Processes of P mobility from Fitzgerald River catchment following application of different P rates
Sharma, R., Bell, R.W. and Wong, M.T.F. (2010) Processes of P mobility from Fitzgerald River catchment following application of different P rates. In: Gilkes RJ, Prakongkep N, editors. Proceedings of the 19th World Congress of Soil Science; Soil Solutions for a Changing World; Published on DVD; http://www.iuss.org, 1 - 6 August, Brisbane, Australia, pp 109-112 pp. 109-112.
Phosphorus (P) export by erosion, surface runoff, throughflow and leaching are considered the main sources of P loss from agricultural land. The present study was conducted on the upper Fitzgerald River Catchment in the South coast region of Western Australia (WA) to examine the process of P mobilization at different P rates (0, 20 and 40 kg P/ha). Intact column leaching, packed box and field runoff plot studies were conducted on contrasting soils from the catchment. Soil solution was collected at 5, 10 and 15 cm by installing Rhizon soil solution samplers, and leachate collected at 30 cm. Runoff and soil solutions were analysed for particulate P (PP), dissolved reactive P (DRP), and total dissolved P (TDP) and dissolved organic P (DOP) was calculated by difference (TDP-DRP). Overall, DRP comprised <35 % of TP in runoff while about 90% or more of relative P losses via runoff, throughflow and leachate were in DOP and PP forms. The DOP and soluble organic carbon (SOC) in soil solution were well correlated in sand (R2 = 0.78, P <0.05) and clay soils (R2 = 0.56, P <0.05) at 0-5 cm suggesting that amounts of organic matter dissolved in soil solution influences P sorption and mobility. The higher PP concentration for the clay soil at the interface of clay and sandy layers indicates subsurface lateral flow is exacerbated by dispersive clay which might be an additional concern regarding P mobility in clay and duplex soils of the catchment. Ponding of water at the surface or lateral movement of water at the interface of sand and clay layers in the profile would increase the risk of P losses in the form of DP or PP in dispersion-prone sodic soils.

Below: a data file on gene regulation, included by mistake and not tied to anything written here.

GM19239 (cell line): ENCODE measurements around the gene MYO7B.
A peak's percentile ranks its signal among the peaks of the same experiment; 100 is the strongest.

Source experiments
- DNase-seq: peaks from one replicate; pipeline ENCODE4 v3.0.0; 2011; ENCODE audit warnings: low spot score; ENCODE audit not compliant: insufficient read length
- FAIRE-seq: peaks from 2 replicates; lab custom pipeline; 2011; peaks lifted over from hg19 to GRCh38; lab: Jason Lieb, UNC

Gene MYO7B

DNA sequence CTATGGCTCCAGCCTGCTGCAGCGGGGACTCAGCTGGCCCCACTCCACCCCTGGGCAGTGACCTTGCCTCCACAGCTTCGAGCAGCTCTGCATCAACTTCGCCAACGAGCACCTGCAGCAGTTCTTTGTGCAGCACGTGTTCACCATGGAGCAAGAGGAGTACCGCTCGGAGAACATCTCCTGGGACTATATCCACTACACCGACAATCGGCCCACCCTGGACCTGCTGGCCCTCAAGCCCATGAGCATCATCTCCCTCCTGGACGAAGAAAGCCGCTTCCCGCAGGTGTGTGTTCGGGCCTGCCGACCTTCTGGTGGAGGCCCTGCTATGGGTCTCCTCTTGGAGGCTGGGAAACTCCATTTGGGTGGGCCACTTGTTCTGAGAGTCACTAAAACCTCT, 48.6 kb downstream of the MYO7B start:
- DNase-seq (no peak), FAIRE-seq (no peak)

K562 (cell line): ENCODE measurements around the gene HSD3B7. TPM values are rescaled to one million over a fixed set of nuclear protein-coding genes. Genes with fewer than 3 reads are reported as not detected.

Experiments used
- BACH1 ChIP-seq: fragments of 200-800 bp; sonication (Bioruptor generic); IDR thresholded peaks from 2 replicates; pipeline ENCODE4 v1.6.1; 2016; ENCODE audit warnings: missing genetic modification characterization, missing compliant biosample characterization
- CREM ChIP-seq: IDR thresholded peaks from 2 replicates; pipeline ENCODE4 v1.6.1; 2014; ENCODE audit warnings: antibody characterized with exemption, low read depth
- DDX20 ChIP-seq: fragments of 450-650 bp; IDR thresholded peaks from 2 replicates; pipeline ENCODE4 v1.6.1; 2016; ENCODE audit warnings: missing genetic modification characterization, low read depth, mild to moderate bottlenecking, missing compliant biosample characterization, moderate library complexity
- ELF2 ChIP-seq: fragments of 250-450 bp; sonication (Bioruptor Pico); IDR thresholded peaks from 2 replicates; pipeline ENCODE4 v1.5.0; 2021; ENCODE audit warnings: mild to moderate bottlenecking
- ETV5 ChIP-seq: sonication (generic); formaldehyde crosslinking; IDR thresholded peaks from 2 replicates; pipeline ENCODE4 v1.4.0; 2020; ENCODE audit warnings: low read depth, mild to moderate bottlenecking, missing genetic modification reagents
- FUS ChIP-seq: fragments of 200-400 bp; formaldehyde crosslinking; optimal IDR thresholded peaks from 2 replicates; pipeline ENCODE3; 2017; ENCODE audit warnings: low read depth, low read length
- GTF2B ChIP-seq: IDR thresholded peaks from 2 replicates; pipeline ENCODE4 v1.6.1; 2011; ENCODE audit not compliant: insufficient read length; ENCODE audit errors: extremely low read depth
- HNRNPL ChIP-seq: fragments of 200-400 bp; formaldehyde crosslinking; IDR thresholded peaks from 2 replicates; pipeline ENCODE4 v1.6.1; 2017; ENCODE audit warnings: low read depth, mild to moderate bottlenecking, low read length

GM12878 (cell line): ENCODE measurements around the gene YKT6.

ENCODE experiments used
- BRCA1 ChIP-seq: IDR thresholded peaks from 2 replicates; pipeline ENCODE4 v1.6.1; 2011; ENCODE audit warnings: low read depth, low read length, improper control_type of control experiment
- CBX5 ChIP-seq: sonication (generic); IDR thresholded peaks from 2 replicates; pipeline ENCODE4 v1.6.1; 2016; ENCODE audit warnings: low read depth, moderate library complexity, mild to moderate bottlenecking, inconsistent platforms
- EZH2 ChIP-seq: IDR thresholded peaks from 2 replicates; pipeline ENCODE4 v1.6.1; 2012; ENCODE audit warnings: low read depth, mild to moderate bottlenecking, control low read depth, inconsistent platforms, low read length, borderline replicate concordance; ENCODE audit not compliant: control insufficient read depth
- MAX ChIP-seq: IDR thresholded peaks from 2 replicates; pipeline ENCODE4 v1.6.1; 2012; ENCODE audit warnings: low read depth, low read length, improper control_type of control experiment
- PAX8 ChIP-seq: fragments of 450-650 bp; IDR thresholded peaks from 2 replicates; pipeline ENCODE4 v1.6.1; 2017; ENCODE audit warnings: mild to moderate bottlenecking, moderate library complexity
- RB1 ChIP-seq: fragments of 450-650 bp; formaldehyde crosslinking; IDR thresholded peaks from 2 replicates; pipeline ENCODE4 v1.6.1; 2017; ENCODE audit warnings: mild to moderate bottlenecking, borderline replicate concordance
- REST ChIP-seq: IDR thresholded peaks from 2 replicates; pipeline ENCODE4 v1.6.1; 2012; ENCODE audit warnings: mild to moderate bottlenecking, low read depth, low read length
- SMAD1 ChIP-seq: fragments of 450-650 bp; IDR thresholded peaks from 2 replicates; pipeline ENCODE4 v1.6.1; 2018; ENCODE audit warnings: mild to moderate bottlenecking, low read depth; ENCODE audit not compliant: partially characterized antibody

|Publication Type:||Conference Paper|
|Murdoch Affiliation:||School of Environmental Science|
|Item Control Page|
Downloads per month over past year